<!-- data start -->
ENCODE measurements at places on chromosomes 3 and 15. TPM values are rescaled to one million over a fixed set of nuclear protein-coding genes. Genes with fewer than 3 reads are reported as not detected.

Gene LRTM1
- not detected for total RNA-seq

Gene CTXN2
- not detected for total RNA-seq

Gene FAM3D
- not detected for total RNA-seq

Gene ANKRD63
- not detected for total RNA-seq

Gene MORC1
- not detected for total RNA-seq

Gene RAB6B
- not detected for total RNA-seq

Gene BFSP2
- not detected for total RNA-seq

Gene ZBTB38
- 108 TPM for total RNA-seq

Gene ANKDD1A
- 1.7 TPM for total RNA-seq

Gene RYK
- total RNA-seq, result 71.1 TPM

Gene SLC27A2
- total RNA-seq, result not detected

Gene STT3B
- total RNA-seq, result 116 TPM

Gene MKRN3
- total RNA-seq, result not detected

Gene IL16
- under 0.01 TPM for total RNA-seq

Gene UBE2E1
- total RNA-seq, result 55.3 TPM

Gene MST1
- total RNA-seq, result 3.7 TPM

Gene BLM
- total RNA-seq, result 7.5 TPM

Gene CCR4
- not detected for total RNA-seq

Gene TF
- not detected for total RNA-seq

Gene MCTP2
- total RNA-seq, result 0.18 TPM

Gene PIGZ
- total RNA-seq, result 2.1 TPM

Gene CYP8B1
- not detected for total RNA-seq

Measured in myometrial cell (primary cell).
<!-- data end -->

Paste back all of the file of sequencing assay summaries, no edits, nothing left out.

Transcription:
ENCODE measurements at places on chromosomes 3 and 15. TPM values are rescaled to one million over a fixed set of nuclear protein-coding genes. Genes with fewer than 3 reads are reported as not detected.

Gene LRTM1
- not detected for total RNA-seq

Gene CTXN2
- not detected for total RNA-seq

Gene FAM3D
- not detected for total RNA-seq

Gene ANKRD63
- not detected for total RNA-seq

Gene MORC1
- not detected for total RNA-seq

Gene RAB6B
- not detected for total RNA-seq

Gene BFSP2
- not detected for total RNA-seq

Gene ZBTB38
- 108 TPM for total RNA-seq

Gene ANKDD1A
- 1.7 TPM for total RNA-seq

Gene RYK
- total RNA-seq, result 71.1 TPM

Gene SLC27A2
- total RNA-seq, result not detected

Gene STT3B
- total RNA-seq, result 116 TPM

Gene MKRN3
- total RNA-seq, result not detected

Gene IL16
- under 0.01 TPM for total RNA-seq

Gene UBE2E1
- total RNA-seq, result 55.3 TPM

Gene MST1
- total RNA-seq, result 3.7 TPM

Gene BLM
- total RNA-seq, result 7.5 TPM

Gene CCR4
- not detected for total RNA-seq

Gene TF
- not detected for total RNA-seq

Gene MCTP2
- total RNA-seq, result 0.18 TPM

Gene PIGZ
- total RNA-seq, result 2.1 TPM

Gene CYP8B1
- not detected for total RNA-seq

Measured in myometrial cell (primary cell).